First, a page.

GRExit Philosophy Gains Momentum 

By Regan Jarvis, Feature Editor

Photo courtesy of

Beginning in 2025, law school applicants may no longer be required to take the Law School Admissions Test (“LSAT”).[1] This decision was determined by a vote by the American Bar Association (“ABA”), after a longstanding debate on the merits of the exam.[2] The LSAT has been a staple of law school admissions for decades; the first time the exam was officially administered was in February 1948.[3] This move away from the LSAT comes among a larger academic move from standardized testing that has been termed “GRExit.”[4]

The University of Michigan’s biomedical Ph.D. program was one of the first post graduate programs to eliminate the Graduate Record Examinations (“GRE”) from its application requirements.[5] Dr. Scott Barolo,[6] the director of Michigan’s biomedical program, initiated a “program-wide reexamination of the GRE requirement” in 2017 after the National Institutes of Health along with the National Science Foundation’s Graduate Research Fellowship Program changed their GRE policies.[7] In September 2017, at a town hall meeting organized by Michigan’s biomedical program, faculty and students discussed their opinions on GRE requirements.[8] Students in attendance argued that the test-taking strategies used on the GRE were not useful to their post-graduate studies and research.[9] Since 2017, a wave of graduate programs have opted to drop the four hour long exam, citing reasons such as the burden placed on low income students, the exam’s inability to predict academic success, and the exam’s potential to disadvantage underrepresented students.[10]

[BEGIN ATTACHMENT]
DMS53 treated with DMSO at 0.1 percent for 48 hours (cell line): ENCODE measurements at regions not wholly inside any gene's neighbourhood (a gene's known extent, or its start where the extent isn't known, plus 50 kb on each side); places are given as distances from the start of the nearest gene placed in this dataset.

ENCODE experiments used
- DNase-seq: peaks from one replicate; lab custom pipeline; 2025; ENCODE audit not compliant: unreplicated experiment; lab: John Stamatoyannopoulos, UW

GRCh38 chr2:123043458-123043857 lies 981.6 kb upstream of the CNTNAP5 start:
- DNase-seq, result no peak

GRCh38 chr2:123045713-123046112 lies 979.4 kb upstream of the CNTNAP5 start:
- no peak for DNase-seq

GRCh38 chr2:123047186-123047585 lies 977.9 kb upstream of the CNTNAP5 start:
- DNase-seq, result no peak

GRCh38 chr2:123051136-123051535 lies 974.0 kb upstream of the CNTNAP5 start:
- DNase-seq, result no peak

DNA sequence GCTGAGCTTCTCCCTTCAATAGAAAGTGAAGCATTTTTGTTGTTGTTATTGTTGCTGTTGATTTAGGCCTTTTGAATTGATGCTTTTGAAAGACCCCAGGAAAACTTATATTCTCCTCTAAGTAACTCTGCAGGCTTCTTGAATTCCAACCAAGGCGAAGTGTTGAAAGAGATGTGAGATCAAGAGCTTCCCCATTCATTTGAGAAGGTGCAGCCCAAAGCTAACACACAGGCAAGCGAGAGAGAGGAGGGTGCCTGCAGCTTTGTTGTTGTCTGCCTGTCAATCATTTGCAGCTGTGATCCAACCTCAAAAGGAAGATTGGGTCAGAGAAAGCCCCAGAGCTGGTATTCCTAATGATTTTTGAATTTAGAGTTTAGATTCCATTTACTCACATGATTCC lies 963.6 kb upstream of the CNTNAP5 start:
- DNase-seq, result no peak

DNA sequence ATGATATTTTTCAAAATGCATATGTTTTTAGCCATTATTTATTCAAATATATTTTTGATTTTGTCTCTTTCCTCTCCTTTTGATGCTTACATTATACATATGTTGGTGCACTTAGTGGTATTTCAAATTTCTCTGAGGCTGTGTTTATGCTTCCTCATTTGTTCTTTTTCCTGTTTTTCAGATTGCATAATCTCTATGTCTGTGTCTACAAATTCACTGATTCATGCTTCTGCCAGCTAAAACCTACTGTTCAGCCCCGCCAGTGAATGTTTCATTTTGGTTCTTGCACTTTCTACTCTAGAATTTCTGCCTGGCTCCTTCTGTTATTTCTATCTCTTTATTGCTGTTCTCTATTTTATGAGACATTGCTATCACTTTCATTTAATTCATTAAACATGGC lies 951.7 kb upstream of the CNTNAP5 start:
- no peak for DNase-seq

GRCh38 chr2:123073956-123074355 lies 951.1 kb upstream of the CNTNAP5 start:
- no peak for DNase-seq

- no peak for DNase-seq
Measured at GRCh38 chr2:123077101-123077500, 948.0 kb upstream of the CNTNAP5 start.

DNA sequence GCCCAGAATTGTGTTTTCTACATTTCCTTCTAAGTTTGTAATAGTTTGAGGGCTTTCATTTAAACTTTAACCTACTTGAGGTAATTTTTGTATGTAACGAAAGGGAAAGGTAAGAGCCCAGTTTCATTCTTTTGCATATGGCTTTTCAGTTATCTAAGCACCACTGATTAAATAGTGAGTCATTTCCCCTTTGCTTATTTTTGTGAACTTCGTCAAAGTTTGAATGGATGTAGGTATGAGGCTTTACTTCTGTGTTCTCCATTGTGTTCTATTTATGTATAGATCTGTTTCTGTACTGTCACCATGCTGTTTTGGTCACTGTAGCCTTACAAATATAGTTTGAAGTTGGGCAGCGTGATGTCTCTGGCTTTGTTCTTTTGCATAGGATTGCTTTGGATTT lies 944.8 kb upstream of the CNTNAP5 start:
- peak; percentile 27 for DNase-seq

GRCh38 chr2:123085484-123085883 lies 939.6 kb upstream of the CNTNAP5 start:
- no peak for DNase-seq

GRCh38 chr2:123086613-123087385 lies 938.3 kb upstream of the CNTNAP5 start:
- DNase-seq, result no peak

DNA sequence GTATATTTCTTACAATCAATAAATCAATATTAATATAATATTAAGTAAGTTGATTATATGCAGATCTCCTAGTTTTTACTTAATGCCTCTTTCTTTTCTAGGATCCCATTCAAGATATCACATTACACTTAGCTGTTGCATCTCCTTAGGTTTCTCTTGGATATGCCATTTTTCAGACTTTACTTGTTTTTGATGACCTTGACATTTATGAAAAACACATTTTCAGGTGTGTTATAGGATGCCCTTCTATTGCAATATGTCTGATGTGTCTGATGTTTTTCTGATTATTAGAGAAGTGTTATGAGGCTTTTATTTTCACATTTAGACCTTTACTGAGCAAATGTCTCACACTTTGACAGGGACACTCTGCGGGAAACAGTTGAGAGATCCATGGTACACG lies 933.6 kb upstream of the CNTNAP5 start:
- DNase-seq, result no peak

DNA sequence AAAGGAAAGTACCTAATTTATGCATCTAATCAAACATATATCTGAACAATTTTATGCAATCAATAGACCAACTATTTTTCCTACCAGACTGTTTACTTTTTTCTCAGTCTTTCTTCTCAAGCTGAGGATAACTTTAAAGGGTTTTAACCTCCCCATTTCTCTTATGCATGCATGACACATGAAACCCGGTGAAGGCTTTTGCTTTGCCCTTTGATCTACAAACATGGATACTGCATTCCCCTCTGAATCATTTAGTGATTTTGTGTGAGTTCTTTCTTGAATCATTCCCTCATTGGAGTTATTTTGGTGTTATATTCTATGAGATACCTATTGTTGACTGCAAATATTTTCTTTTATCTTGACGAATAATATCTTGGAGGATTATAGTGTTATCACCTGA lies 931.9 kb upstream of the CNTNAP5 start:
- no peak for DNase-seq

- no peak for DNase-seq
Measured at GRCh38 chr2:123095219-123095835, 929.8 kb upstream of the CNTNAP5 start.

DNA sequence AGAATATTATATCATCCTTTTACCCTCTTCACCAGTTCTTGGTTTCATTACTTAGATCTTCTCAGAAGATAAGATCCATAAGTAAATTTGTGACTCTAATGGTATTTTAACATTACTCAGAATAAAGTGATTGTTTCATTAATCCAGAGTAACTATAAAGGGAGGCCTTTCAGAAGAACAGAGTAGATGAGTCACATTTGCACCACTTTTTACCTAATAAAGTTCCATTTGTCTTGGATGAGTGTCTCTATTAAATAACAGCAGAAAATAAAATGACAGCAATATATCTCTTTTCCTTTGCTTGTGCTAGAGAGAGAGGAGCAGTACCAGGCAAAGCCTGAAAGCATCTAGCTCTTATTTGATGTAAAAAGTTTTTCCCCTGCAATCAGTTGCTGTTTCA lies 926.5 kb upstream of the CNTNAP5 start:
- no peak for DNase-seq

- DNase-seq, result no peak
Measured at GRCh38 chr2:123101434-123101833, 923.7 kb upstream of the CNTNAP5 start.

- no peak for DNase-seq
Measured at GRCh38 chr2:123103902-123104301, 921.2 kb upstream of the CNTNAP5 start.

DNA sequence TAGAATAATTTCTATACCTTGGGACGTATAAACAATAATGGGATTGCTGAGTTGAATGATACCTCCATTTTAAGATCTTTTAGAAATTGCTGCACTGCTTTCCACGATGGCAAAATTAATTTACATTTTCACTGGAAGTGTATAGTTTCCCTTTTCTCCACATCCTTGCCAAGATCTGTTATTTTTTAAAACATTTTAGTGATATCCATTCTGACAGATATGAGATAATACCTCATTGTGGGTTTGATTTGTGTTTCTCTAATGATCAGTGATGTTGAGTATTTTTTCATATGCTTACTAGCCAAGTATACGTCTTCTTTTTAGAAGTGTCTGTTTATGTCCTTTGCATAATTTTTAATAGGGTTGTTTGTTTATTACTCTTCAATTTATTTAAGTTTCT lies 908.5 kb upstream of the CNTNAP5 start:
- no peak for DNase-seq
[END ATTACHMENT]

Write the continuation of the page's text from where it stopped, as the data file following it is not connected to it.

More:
The “GRExit” philosophy eventually made its way into law school debate. The debate has been one of great complexity due to the fact that the LSAT “or a similar test” is required by the ABA, an accreditor, rather than law schools themselves.[11] Incidentally, the ABA is the only professional school accreditor that requires the use of an admission test.[12] A resolution proposing the end of the standardized test requirement was first introduced in the ABA House of Delegates in 2018.[13] However, the resolution was pulled before a vote occurred.[14] The resolution was later reintroduced, and in November 2022, the ABA accreditation council voted to end the mandate.[15]